Cast & Crew
A television movie of Tennessee Williams' stage play. A shopkeeper welcomes an enigmatic young drifter into her home while her husband is recuperating upstairs from a lengthy illness, causing a deadly scandal in the small Southern town where she lives.
Buddy Saba Taweel
Donna Lee Betz
John Culson Boles
Dru Anne Carlson
At the time of the New York stage production, Williams wrote: "On the surface it was and still is the tale of a wild-spirited boy who wanders into a conventional community of the South and creates the commotion of a fox in a chicken coop. But beneath that now familiar surface it is a play about unanswered questions that haunt the hearts of people and the difference between continuing to ask them...and the acceptance of prescribed answers that are not answers at all." In other words, the typical Williams mix of desire, repression, fractured pasts and bleak futures.
The play started out very early as "Battle of Angels," with the main part of Lady Torrance intended for Tallulah Bankhead, who turned the role down as "impossible." It premiered in 1940 with Miriam Hopkins in the lead and was the author's first produced play. By his own account it "failed spectacularly." The climax of the play was a big onstage fire effect that generated so much smoke that audiences - the ones who didn't faint dead away - had to flee the theater. It would take five years before Williams could return to Broadway with one of his greatest works, The Glass Menagerie.
It would take a lot longer for Lady Torrance's story to make it back on stage for the 1957 production with Maureen Stapleton. Cliff Robertson played the role of Val Xavier, the Orpheus character, a drifter and musician in a snakeskin jacket who fashions himself more or less along the lines of Elvis Presley. The play didn't fair much better that time either.
The next adaptation was a 1960 movie retitled The Fugitive Kind, starring Marlon Brando and Anna Magnani (truer to Williams's conception of the character as the daughter of a Sicilian immigrant murdered years before by the Ku Klux Klan). Stapleton also appears in the part of a local housewife who gets all hot and bothered over Brando. The production, directed by Sidney Lumet, received mixed reviews ranging from Bosley Crowther's "piercing account of loneliness and disappointment in a crass and tyrannical world" in the New York Times to Jonathan Rosenbaum of the Chicago Reader lamenting that New Yorker Lumet "seems baffled by the gothic South and doesn't know quite what to do with the overlay of Greek myth either." The film was a box office flop.
The story resurfaced in 1989 in a New York stage production that earned raves for creating what the playwright once called "a world lit by lightning." Vanessa Redgrave's performance, according to reviewers, was the astonishing and highly charged heart of the play, more than making up for some of the story's shortcomings. Kevin Anderson, 29 at the time and a regular with Chicago's Steppenwolf Theatre Company, took on the role of "fox in a chicken coop" Val Xavier. The acclaimed production was directed by Peter Hall, the multi-award-winning English director of stage, opera and film whom Williams had chosen to direct the London premiers of his plays Camino Real in 1957 and Cat on a Hot Tin Roof in 1958.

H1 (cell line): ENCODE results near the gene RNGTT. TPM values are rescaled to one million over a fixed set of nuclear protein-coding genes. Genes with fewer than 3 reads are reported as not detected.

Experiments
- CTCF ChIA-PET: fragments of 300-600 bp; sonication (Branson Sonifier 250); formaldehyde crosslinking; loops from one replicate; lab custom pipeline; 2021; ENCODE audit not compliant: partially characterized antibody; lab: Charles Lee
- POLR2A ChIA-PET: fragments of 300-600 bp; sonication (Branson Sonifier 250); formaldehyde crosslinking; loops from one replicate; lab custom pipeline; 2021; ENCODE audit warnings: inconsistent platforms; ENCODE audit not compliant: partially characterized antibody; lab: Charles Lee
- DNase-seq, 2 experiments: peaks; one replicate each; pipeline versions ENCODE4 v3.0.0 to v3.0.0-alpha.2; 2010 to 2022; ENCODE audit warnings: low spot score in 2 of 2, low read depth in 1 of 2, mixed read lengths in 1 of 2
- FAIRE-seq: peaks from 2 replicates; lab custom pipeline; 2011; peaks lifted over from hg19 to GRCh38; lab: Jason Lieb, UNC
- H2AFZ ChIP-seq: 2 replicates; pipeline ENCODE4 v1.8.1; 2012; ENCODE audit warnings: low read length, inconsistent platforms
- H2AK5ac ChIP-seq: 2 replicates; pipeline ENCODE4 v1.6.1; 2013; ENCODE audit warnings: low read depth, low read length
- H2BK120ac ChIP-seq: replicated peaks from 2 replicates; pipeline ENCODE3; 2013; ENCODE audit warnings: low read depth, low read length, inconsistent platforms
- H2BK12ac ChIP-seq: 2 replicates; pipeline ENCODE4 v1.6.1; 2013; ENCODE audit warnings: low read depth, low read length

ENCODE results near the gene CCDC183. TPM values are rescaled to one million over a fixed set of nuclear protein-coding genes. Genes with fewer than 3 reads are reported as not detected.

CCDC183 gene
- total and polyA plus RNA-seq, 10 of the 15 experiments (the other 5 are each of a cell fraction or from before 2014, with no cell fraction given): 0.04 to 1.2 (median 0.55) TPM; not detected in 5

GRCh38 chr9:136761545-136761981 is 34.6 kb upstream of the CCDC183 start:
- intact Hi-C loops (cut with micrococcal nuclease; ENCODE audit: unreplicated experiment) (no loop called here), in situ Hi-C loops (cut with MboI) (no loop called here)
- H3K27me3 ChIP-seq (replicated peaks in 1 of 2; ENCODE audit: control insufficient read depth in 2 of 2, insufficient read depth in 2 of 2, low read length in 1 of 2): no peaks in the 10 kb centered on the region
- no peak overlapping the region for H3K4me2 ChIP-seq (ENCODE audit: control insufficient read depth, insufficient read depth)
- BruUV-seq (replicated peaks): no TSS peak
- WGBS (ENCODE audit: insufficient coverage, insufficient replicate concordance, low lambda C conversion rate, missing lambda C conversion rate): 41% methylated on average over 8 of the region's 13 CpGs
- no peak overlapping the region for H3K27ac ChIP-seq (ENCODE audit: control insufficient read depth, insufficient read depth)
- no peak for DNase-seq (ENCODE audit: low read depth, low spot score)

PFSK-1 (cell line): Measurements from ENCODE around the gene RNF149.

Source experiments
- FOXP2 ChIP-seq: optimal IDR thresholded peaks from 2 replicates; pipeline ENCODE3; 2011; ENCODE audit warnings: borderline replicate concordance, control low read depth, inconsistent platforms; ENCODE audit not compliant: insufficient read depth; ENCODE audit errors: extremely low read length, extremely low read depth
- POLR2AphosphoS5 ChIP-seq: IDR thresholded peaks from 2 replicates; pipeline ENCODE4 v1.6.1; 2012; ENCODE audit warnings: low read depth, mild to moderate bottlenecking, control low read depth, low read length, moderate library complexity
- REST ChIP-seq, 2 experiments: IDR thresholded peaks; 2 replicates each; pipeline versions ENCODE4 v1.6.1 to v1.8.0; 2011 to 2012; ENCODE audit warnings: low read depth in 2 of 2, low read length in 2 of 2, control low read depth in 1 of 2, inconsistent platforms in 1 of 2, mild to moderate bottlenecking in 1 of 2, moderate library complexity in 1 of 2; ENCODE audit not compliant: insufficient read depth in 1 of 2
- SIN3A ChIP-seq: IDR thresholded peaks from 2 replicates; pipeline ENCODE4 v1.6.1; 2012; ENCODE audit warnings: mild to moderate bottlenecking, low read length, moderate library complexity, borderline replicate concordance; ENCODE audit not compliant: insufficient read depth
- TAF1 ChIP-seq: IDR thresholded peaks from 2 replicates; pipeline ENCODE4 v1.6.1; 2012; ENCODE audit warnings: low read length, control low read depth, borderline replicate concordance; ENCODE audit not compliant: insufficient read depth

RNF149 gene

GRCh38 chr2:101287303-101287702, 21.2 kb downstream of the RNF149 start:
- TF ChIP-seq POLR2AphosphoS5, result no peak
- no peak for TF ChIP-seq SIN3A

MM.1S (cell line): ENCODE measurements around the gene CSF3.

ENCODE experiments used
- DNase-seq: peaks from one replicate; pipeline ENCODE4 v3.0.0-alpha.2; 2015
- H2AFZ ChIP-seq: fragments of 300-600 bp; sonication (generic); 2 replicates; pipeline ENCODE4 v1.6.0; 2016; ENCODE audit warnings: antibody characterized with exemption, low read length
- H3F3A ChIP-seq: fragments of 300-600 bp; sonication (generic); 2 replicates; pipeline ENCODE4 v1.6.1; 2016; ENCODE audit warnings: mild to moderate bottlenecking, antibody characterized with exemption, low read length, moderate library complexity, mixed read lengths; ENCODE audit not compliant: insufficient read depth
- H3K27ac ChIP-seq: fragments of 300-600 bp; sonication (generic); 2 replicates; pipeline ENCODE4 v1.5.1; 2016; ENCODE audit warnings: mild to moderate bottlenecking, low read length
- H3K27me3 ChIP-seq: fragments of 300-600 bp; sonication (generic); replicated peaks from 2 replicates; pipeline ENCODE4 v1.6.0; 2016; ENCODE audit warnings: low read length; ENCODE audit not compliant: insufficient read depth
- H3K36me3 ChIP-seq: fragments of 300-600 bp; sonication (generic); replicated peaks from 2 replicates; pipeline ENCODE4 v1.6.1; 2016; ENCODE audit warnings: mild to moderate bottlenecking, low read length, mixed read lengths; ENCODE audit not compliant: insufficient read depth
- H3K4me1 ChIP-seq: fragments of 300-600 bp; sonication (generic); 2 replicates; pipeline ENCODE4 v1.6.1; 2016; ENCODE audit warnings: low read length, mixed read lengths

Hall, Redgrave, Anderson and much of the cast of the 1989 revival transferred their work to screen for this 1990 television adaptation. Hall was praised by critics for not taking the route of a tamer, naturalistic production but opting for an operatic, excessive approach that makes the most of Williams' "obsessive violence and sex...and creates a churning, theatrical, even at times comical hell on Earth," in the words of Ray Loynd of the Los Angeles Times.
The one key cast change from the Broadway run was the loss of stage veteran Tammy Grimes as Vee Talbot (the role played by Maureen Stapleton in the 1960 film). British actress Miriam Margolyes, familiar today for her work in The Age of Innocence (1993) and Harry Potter and the Chamber of Secrets (2002), was cast instead.
Some shooting took place in Jacksonville, Florida, more in keeping with the story's Southern setting than The Fugitive Kind's location work in more Lumet-friendly upstate New York.
The film premiered on the cable channel TNT (Turner Network Television). Redgrave was nominated for a CableACE Award for her performance. At the time, cable channels were relegated to their own awards programs; today, her raw and powerful work would likely get her an Emmy nomination.
Director: Peter Hall
Producers: Gladys Nederlander, George Manasse
Screenplay: Peter Hall, based on the play by Tennessee Williams
Cinematography: Michael Fash
Editing: Edward Marnier
Art Direction: Teresa Carriker-Thayer
Music: Stephen Edwards
Cast: Vanessa Redgrave (Lady Torrance), Kevin Anderson (Val Xavier), Brad Sullivan (Jabe Torrance), Miriam Margolyes (Vee Talbot), Anne Twomey (Carol Cutrere), Manning Redwood (Talbot)
By Rob Nixon
Aired in United States September 24, 1990
Released in United States on Video January 16, 1990
Began shooting March 26, 1990.